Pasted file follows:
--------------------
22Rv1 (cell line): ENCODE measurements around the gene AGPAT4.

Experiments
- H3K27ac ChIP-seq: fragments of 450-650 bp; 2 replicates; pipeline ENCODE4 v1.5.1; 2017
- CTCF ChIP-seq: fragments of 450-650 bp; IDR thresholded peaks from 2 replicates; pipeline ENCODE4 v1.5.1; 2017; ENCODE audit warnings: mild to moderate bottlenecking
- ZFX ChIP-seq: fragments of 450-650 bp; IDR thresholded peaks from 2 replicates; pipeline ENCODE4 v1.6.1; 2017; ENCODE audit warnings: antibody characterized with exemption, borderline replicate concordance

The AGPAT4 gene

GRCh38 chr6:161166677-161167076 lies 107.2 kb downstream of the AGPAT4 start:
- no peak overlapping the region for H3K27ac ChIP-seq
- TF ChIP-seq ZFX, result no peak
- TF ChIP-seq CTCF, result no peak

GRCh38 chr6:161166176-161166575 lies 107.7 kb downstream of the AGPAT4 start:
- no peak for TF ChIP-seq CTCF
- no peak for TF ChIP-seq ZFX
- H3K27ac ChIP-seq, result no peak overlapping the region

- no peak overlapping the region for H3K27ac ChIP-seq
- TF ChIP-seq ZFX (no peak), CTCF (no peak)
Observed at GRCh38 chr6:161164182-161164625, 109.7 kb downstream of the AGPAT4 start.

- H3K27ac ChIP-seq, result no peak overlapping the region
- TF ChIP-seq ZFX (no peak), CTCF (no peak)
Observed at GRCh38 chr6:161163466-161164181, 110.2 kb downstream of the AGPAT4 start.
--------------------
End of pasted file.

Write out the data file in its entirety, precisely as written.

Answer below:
22Rv1 (cell line): ENCODE measurements around the gene AGPAT4.

Experiments
- H3K27ac ChIP-seq: fragments of 450-650 bp; 2 replicates; pipeline ENCODE4 v1.5.1; 2017
- CTCF ChIP-seq: fragments of 450-650 bp; IDR thresholded peaks from 2 replicates; pipeline ENCODE4 v1.5.1; 2017; ENCODE audit warnings: mild to moderate bottlenecking
- ZFX ChIP-seq: fragments of 450-650 bp; IDR thresholded peaks from 2 replicates; pipeline ENCODE4 v1.6.1; 2017; ENCODE audit warnings: antibody characterized with exemption, borderline replicate concordance

The AGPAT4 gene

GRCh38 chr6:161166677-161167076 lies 107.2 kb downstream of the AGPAT4 start:
- no peak overlapping the region for H3K27ac ChIP-seq
- TF ChIP-seq ZFX, result no peak
- TF ChIP-seq CTCF, result no peak

GRCh38 chr6:161166176-161166575 lies 107.7 kb downstream of the AGPAT4 start:
- no peak for TF ChIP-seq CTCF
- no peak for TF ChIP-seq ZFX
- H3K27ac ChIP-seq, result no peak overlapping the region

- no peak overlapping the region for H3K27ac ChIP-seq
- TF ChIP-seq ZFX (no peak), CTCF (no peak)
Observed at GRCh38 chr6:161164182-161164625, 109.7 kb downstream of the AGPAT4 start.

- H3K27ac ChIP-seq, result no peak overlapping the region
- TF ChIP-seq ZFX (no peak), CTCF (no peak)
Observed at GRCh38 chr6:161163466-161164181, 110.2 kb downstream of the AGPAT4 start.